The charming Sophie Aldred fields some questions from me. (The potted plant had no comment.) [Photo by Adrienne Wise]
Depending on how you count them, there were something like two dozen companions in the original run of Doctor Who
from 1963 to 1989. Ace
– as played by Sophie Aldred
– was the final, and some would say best, companion.
During the era of the seventh Doctor (Sylvester McCoy), writers gave Ace a pretty extensive backstory – something that previous companions rarely had. She also was strong and feisty, questioning the Doctor’s authority and blowing stuff up. Memorably, she also fought a Dalek with a baseball bat – and won.
When the show returned in 2005, Ace proved to be an inspiration for Rose and the other companions who followed.
Since 1989, Sophie has been involved not only in fan conventions but also 18 years of stories (and counting) with Big Finish Productions. It was cool to talk with her about some of her experiences last November at the L.I. Who convention. Even she seems surprised at how much influence her two years on Doctor Who has had on her life.
As Ace herself would say: WICKED!
Ace and the Professor … er, the Doctor discuss the conditions of her joining his adventures in 1987’s “Dragonfire.” [BBC Photo]
In the last post
The Doctor is in: Colin Baker chats with me at L.I. Who in November 2016. [Photo by Adrienne Wise]
, I talked about how I discovered Doctor Who
in the mid-1980s just as Tom Baker morphed into Peter Davison. I knew nothing about the concept of regeneration at the time, so it was (to say the least) a big surprise.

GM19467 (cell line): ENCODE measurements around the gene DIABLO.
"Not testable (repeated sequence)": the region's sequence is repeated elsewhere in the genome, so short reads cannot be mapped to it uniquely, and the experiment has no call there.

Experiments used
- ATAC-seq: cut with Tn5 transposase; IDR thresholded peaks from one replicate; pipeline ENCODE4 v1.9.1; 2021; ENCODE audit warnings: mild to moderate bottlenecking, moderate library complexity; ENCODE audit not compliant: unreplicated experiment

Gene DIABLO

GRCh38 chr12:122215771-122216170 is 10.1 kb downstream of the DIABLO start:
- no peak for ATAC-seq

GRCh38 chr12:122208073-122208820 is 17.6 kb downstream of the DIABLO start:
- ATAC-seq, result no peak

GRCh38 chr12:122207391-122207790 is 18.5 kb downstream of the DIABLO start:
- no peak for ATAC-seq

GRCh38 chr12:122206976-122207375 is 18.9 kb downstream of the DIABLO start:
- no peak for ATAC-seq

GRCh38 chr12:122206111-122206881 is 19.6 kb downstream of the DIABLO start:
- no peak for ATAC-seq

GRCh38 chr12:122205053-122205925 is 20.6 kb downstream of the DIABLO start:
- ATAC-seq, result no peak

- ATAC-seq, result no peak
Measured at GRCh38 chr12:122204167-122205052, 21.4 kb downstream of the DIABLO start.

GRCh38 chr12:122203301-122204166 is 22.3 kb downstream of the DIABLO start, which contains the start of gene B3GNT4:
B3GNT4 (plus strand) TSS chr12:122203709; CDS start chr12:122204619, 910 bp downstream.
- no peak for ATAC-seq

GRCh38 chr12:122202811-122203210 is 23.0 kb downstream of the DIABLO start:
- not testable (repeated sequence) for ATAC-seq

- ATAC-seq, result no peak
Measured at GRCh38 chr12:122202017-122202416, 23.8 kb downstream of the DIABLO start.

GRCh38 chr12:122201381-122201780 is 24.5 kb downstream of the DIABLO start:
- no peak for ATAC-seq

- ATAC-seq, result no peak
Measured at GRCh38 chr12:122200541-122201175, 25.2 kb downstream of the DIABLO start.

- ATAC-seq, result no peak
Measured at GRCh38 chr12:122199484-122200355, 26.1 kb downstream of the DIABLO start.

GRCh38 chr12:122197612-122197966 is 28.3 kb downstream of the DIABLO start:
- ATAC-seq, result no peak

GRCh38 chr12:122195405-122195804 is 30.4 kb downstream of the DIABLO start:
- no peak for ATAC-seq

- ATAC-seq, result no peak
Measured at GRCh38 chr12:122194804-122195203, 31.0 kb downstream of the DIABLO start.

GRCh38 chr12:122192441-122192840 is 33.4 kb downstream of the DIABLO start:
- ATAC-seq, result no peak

The next time around, I was ready. It suffices to say that Colin Baker‘s take on the Doctor was quite different from either of the others I’d seen. Brash, arrogant, unpredictable and sometimes downright unlikable, he took a lot of getting used to – but I did grow to like him, even if his Technicolor outfit seemed a bit of overkill.
The Rainbow Doctor. [Photo by BBC]
Not even aware of fandom at the time, I had no idea how threatened Doctor Who
was during Colin Baker’s era, from the infamous 18-month hiatus between his two seasons to him being unfairly fired by BBC bosses.
Luckily, the sixth Doctor has received a second life – and a sense of redemption – thanks to audios from Big Finish Productions. His many stories (stretching back to 1999 and still ongoing) show that Colin was not the problem, but rather some subpar scripts and distain for the show in general from the BBC. In the audios, his Doctor has been shown to be compassionate, charismatic and more than a match for whatever challenges the universe throws his way.
In person, Colin strikes me as clever, outgoing, personable and very knowledgeable about the show he still clearly loves. I was thrilled to get the chance to talk with him at November’s L.I. Who convention and discuss his final season (“The Trial of a Time Lord”), which turned 30 years old in 2016. We also chatted about Big Finish and whether he’d consider writing a memoir like Peter Davison just published. (The answer: Probably.)